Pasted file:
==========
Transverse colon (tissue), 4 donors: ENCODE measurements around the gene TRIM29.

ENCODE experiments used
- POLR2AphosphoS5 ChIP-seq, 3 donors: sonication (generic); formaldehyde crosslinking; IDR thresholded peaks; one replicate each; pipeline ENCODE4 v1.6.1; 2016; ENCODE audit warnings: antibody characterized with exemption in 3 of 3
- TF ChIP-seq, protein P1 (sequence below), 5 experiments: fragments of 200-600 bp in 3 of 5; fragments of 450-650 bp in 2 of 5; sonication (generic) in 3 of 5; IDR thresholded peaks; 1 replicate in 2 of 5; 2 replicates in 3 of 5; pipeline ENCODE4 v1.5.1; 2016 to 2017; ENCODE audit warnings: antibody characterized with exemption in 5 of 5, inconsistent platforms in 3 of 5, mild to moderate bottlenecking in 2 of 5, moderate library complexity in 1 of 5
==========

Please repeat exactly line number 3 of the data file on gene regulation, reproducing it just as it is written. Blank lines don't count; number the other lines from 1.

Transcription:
- POLR2AphosphoS5 ChIP-seq, 3 donors: sonication (generic); formaldehyde crosslinking; IDR thresholded peaks; one replicate each; pipeline ENCODE4 v1.6.1; 2016; ENCODE audit warnings: antibody characterized with exemption in 3 of 3